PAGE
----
• Implement a training program to provide clinical updates to investigators.

Two additional MoM hip resurfacing systems have been approved: in 2007, the Cormet™ Hip Resurfacing System (Corin, Tampa, FL) and, in 2009, the Conserve® Plus Total Hip Resurfacing System (MicroPort Orthopedics, Arlington, TN). Both implants were approved for skeletally mature patients with either non-inflammatory degenerative arthritis (e.g., osteoarthritis and avascular necrosis) or inflammatory arthritis (e.g., rheumatoid arthritis). (Note: patients with the latter arthritis might be individuals who, due to younger age or increased activity level, may not be suitable for traditional THA because it would increase the possibility of requiring ipsilateral hip joint revision.)
Various devices have been cleared for marketing by FDA through the 510(k) process for partial hip (femoral) resurfacing. Some surgeons may be using a femoral resurfacing component together with an acetabular cup (total arthroplasty component) as an "off-label" application.


Coverage is subject to member’s specific benefits. Group specific policy will supersede this policy when applicable.
ITS: Home Policy provisions apply
FEP contracts: Special benefit consideration may apply. Refer to member’s benefit plan. FEP does not consider investigational if FDA and will be reviewed for medical necessity.


There is no specific CPT code for total hip resurfacing. The American Academy of Orthopaedic Surgeon’s coding committee has written several articles stating that this procedure should be reported with the regular total hip CPT code 27130.



Unlisted procedure, pelvis or hip joint


Arthroplasty, acetabular and proximal femoral prosthetic replacement [total hip replacement], with or without autograft or allograft




Metal-on-metal total hip resurfacing, including acetabular and femoral components




  1. Amstutz HC, Le Duff MJ, Campbell PA et al. Clinical and radiographic results of metal-on-metal hip resurfacing with a minimum ten-year follow-up. J Bone Joint Surg Am 2010; 92(16):2663-2671.
  2. Australian Orthopedic Association. National Joint Replacement Registry Annual Report. 2006.
  3. Azam MQ, McMahon S, Hawdon G, et al. Survivorship and clinical outcome of Birmingham hip resurfacing: a minimum ten years' follow-up. Int Orthop. Jan 2016; 40(1):1-7.
  4. Ball ST, LeDuff MJ and Amstutz HC.  Early results of conversion of a failed femoral component in hip resurfacing arthroplasty.  J Bone Joint Surg Am, April 2007; 89(4): 735-741.
  5. Beaule PE, Amstutz HC, Le Duff M et al.  Surface arthroplasty for osteonecrosis of the hip:  hemiresurfacing versus metal-on-metal hybrid resurfacing.  J Arthroplasty 2004; 19(8 Suppl 3):54-58. 
  6. Daniel J, Pradhan C, Ziaee H, et al. Results of Birmingham hip resurfacing at 12 to 15 years: a single-surgeon series. Bone Joint J. Oct 2014; 96- B(10):1298-1306.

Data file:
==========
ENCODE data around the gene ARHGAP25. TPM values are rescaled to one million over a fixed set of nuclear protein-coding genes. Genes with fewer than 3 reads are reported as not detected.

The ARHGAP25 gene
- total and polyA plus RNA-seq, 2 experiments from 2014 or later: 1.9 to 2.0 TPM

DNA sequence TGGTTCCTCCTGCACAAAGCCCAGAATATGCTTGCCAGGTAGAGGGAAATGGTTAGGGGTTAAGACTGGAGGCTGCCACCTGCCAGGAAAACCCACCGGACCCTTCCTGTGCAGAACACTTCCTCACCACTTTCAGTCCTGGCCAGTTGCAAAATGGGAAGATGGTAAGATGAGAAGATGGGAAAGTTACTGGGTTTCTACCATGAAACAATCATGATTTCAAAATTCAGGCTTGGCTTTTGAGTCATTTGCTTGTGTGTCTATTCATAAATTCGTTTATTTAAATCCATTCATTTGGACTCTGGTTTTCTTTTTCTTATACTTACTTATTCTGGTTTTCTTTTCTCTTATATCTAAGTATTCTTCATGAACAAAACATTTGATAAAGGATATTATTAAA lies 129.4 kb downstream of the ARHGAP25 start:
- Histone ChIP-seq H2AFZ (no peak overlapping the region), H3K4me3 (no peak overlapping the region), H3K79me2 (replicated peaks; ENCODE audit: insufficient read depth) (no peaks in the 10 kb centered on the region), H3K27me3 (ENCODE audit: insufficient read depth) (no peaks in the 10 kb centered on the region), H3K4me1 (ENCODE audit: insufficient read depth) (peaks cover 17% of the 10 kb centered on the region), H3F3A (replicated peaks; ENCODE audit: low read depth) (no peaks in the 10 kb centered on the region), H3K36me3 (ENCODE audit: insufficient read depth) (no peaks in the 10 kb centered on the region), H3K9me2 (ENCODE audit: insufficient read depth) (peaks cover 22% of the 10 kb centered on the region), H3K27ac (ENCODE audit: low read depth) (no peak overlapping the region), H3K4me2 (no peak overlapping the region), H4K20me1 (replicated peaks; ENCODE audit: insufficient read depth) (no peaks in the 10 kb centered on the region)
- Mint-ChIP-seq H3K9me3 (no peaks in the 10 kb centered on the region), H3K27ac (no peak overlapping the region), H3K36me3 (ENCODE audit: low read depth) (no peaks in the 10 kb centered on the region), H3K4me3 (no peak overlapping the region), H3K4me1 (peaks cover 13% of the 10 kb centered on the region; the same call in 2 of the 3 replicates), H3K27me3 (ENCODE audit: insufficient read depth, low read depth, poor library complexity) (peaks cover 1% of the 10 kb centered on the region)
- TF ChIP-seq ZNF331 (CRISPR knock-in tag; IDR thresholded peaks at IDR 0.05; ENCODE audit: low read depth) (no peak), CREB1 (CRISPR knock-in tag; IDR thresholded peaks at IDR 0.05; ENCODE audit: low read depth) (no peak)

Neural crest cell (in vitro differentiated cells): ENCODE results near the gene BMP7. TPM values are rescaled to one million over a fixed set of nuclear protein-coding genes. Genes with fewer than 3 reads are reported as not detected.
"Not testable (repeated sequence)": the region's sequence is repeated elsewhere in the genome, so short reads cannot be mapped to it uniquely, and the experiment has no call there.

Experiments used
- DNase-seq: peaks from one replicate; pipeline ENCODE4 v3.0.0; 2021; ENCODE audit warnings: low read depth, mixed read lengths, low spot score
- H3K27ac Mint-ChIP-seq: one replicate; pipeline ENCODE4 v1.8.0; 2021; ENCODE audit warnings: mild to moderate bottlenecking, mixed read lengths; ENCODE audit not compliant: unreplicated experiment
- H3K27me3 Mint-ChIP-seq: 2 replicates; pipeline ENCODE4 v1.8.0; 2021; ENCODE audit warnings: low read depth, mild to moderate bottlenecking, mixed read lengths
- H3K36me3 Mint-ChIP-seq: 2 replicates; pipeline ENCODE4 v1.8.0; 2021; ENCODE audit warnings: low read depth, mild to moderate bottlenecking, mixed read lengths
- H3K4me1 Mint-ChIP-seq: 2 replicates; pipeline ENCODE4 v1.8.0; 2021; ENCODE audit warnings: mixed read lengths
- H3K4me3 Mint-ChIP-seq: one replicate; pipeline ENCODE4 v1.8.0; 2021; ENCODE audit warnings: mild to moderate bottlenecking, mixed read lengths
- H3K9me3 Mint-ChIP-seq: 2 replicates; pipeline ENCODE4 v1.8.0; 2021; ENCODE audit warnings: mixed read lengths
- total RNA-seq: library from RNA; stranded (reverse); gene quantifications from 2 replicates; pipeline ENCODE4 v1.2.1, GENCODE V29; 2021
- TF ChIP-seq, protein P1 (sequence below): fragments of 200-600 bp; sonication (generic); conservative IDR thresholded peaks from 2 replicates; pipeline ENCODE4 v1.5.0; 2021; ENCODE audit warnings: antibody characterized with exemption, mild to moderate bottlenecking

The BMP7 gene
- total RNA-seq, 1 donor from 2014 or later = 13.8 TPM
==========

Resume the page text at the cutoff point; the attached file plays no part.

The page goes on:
7. de Steiger RN, Miller LN, Prosser GH et al. Poor outcome of revised resurfacing hip arthroplasty. Acta Orthop 2010; 81(1):72-76.
  8. Food and Drug Administration. P040033: Birmingham Hip Resurfacing (BHR) System. 2006;
  9. Garbuz DS, Tanzer M, Greidanus NV et al.  The John Charnley award: metal-on-metal hip resurfacing versus large-diameter head metal-on-metal total hip arthroplasty: a randomized clinical trial.  Clin Orthop Relat Res Feb 2010; 468(2):318-325.
  10. Grecula MJ.  Resurfacing arthroplasty in osteonecrosis of the hip.  Orthop Clin North Am 2005; 36(2):231-242, x. 
  11. Gross TP, Liu F, Webb LA. Clinical outcome of the metal-on-metal hybrid Corin Cormet 2000 hip resurfacing system: an up to 11-year follow-up study. J Arthroplasty 2012; 27(4):533-538 e531.
  12. Haddad FS, Konan S, Tahmassebi J. A prospective comparative study of cementless total hip arthroplasty and hip resurfacing in patients under the age of 55 years: a ten-year follow-up. Bone Joint J. May 2015;97-B(5):617-622.
  13. Jiang Y, Zhang K, Die J et al. A systematic review of modern metal-on-metal total hip resurfacing vs standard total hip arthroplasty in active young patients. J Arthroplasty 2011; 26(3):419-426.
  14. Kim PR, Beaule PE, Lafamme Gy et al.  Causes of early failure in a multicenter clinical trial of hip resurfacing.  J Arthroplasty 2008; 23(6 Suppl 1):44-49. 
  15. Kwon YM, Ostlere SJ, McLardy-Smith P et al. Asymptomatic pseudotumors after metal-on-metal hip resurfacing arthroplasty: prevalence and metal ion study. J Arthroplasty 2011; 26(4):511-518.
  16. Lavigne M, Therrien M, Nantel J et al.  The John Charnley award: the functional outcome of hip resurfacing and large-head THA is the same: a randomized, double-blind study.  Clin Orthop Relat Res. Feb 2010; 468(2): 326-336.
  17. Lombardi AV, Jr., Barrack RL, Berend KR, et al. The Hip Society: algorithmic approach to diagnosis and management of metal-on-metal arthroplasty. J Bone Joint Surg Br. Nov 2012; 94(11 Suppl A):14-18.